mpirun’s --prefix command line option takes as an argument the top-level directory where Open MPI was installed. While relative directory names are possible, they can become ambiguous depending on the job launcher used; using absolute directory names is strongly recommended.

For example, say that Open MPI was installed into /opt/openmpi-$ver_current. You would use the --prefix option thusly:

shell$ mpirun --prefix /opt/openmpi-$ver_current -n 4 a.out

This will prefix the PATH and LD_LIBRARY_PATH on both the local and remote hosts with /opt/openmpi-$ver_current/bin and /opt/openmpi-$ver_current/lib, respectively. This is usually unnecessary when using resource managers to launch jobs (e.g., Slurm, Torque, etc.) because they tend to copy the entire local environment — to include the PATH and LD_LIBRARY_PATH — to remote nodes before execution. As such, if PATH and LD_LIBRARY_PATH are set properly on the local node, the resource manager will automatically propagate those values out to remote nodes. The --prefix option is therefore usually most useful in ssh-based environments (or similar).

It is possible to make this the default behavior by passing to configure the flag --enable-mpirun-prefix-by-default. This will make mpirun behave exactly the same as mpirun --prefix $prefix ..., where $prefix is the value given to --prefix in configure.

Finally, note that specifying the absolute pathname to mpirun is equivalent to using the --prefix argument. For example, the following is equivalent to the above command line that uses --prefix:

shell$ /opt/openmpi-$ver_current/bin/mpirun -n 4 a.out

11.4.6. How do I launch Open MPI parallel jobs?

Similar to many MPI implementations, Open MPI provides the commands mpirun and mpiexec to launch MPI jobs. Several of the questions in this FAQ category deal with using these commands.

Note, however, that in Open MPI, mpirun and mpiexec are exactly identical. Specifically, they are symbolic links to a common back-end launcher command.

Note

The name of the back-end launcher command has changed over time (it used to be orterun, it is now prte). This back-end name is largely irrelevant to the user.

The rest of this FAQ usually refers only to mpirun, even though the same discussions also apply to mpiexec (because they are both, in fact, the same command).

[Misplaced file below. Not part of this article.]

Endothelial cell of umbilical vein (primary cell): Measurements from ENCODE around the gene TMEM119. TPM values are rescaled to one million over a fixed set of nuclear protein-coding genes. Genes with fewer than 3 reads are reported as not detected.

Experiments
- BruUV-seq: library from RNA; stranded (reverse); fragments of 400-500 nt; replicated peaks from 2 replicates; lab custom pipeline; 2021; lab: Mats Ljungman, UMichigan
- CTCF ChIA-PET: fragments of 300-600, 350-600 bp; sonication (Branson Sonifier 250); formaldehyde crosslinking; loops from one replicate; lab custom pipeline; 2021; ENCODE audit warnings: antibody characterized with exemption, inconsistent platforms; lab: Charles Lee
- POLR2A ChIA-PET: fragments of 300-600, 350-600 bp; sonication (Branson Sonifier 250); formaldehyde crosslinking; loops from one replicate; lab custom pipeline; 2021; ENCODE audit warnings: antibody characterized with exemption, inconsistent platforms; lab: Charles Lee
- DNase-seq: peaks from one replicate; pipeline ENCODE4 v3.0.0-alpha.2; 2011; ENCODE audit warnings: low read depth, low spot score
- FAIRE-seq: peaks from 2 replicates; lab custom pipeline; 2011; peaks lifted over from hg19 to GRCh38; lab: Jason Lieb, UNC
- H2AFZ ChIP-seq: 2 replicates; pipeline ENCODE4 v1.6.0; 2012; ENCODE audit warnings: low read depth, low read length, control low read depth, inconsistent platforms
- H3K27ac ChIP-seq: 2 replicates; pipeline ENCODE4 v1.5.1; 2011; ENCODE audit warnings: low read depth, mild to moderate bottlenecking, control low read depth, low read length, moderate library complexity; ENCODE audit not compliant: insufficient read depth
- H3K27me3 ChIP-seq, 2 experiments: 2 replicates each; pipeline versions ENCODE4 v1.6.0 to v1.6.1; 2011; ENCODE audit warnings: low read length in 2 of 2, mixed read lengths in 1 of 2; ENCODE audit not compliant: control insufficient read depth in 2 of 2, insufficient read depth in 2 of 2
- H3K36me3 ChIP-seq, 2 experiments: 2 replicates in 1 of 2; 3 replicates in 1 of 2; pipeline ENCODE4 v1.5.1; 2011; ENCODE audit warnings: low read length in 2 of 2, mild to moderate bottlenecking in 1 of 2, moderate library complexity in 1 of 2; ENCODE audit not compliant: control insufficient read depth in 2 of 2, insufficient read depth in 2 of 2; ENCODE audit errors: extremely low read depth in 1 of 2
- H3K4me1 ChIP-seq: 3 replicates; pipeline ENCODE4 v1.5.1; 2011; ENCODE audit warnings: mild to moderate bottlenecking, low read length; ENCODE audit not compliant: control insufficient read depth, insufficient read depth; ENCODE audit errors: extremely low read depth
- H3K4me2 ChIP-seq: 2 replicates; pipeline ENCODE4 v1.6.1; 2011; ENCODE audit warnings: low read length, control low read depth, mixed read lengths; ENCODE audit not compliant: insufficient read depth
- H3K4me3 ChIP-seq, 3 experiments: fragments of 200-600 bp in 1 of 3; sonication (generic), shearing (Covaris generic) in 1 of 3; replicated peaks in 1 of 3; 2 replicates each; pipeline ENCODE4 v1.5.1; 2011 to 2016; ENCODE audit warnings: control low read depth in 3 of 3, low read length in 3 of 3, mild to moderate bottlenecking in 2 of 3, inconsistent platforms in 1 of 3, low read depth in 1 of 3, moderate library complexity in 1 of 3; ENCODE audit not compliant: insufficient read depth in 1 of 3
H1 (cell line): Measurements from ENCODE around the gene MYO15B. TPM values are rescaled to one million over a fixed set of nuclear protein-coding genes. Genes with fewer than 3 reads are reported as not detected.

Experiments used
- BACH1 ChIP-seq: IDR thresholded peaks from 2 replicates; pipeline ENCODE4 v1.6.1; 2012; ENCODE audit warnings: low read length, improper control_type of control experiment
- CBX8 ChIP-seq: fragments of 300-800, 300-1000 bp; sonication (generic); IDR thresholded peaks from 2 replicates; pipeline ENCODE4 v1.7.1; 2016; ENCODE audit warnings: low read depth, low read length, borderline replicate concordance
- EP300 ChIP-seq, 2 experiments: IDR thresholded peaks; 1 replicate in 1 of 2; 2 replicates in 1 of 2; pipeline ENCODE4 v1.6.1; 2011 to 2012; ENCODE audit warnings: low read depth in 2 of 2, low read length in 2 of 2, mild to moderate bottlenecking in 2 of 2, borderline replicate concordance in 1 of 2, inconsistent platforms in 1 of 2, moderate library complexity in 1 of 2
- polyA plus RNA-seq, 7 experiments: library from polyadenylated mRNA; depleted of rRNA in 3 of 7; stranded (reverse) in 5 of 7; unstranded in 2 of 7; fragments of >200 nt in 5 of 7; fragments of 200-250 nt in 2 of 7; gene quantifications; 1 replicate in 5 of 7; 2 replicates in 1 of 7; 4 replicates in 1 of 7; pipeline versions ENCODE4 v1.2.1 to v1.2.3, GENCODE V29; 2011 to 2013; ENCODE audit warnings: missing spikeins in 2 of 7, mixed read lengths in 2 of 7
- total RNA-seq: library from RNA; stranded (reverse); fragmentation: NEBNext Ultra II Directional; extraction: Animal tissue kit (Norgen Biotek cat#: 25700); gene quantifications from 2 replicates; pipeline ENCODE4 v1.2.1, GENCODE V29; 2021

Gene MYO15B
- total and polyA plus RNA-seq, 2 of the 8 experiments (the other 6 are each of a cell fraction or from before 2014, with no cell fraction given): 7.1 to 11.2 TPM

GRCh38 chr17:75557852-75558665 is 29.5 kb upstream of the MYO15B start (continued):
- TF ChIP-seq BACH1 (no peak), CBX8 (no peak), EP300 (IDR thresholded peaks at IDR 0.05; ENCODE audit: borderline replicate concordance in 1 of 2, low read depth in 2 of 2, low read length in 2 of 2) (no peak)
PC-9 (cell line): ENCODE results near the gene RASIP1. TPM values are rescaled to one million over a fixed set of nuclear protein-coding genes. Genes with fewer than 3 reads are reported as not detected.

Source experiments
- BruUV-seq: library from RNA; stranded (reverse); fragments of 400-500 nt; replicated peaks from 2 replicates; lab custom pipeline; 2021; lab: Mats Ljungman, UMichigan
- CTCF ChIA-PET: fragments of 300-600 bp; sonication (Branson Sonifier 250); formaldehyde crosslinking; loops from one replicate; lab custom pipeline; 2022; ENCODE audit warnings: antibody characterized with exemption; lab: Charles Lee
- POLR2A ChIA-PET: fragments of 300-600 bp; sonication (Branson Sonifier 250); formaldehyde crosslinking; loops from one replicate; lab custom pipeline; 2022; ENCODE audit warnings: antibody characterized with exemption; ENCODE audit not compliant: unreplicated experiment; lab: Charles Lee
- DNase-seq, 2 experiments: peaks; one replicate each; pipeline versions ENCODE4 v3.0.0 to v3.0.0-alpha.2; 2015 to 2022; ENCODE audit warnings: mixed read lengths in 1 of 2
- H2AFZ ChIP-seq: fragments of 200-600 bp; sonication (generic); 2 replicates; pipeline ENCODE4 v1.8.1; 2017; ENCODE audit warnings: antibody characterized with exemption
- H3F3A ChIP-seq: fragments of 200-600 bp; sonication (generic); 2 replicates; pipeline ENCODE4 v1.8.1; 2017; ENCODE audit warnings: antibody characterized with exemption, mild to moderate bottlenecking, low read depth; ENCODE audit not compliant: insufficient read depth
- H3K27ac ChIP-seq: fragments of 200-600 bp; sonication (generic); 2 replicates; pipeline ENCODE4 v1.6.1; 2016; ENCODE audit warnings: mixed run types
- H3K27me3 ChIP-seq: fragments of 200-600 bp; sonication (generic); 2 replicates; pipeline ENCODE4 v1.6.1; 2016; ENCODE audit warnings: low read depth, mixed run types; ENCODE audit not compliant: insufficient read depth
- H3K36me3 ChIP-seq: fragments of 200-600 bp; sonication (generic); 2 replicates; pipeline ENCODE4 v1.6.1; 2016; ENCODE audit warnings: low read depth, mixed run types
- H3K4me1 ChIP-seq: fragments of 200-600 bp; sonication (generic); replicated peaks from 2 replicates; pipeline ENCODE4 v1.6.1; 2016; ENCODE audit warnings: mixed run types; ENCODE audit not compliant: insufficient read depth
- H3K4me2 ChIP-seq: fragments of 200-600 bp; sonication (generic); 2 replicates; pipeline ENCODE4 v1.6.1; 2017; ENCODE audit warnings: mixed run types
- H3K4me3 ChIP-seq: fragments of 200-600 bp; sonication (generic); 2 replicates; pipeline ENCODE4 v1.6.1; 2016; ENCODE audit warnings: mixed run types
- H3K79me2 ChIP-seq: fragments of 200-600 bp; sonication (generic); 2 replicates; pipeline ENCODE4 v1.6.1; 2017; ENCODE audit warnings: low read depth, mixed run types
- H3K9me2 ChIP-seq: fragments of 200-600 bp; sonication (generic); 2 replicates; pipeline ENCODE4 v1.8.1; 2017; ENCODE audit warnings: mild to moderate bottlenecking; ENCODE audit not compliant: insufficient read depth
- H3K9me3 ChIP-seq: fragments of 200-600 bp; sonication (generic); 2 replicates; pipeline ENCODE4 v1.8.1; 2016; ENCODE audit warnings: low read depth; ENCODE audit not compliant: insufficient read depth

11.4.7. How do I run a simple SPMD MPI job?

Open MPI provides both mpirun and mpiexec commands. A simple way to start a single program, multiple data (SPMD) application in parallel is:

shell$ mpirun -n 4 my_parallel_application

This starts a four-process parallel application, running four copies of the executable named my_parallel_application.

The rsh starter component accepts the --hostfile option (and its synonym, the --machinefile option) to indicate on which hosts to start the processes:

shell$ cat my_hostfile
host01.example.com
host02.example.com
shell$ mpirun --hostfile my_hostfile -n 4 my_parallel_application

This command will launch one copy of my_parallel_application on each of host01.example.com and host02.example.com.

More information about the --hostfile option, and hostfiles in general, is available in this FAQ entry.

Note, however, that not all environments require a hostfile. For example, Open MPI will automatically detect when it is running in batch / scheduled environments (such as Slurm, PBS/Torque, SGE, LoadLeveler), and will use host information provided by those systems.

Also note that if using a launcher that requires a hostfile and no hostfile is specified, all processes are launched on the local host.


11.4.8. How do I run an MPMD MPI job?

Both the mpirun and mpiexec commands support multiple program, multiple data (MPMD) style launches, either from the command line or from a file. For example: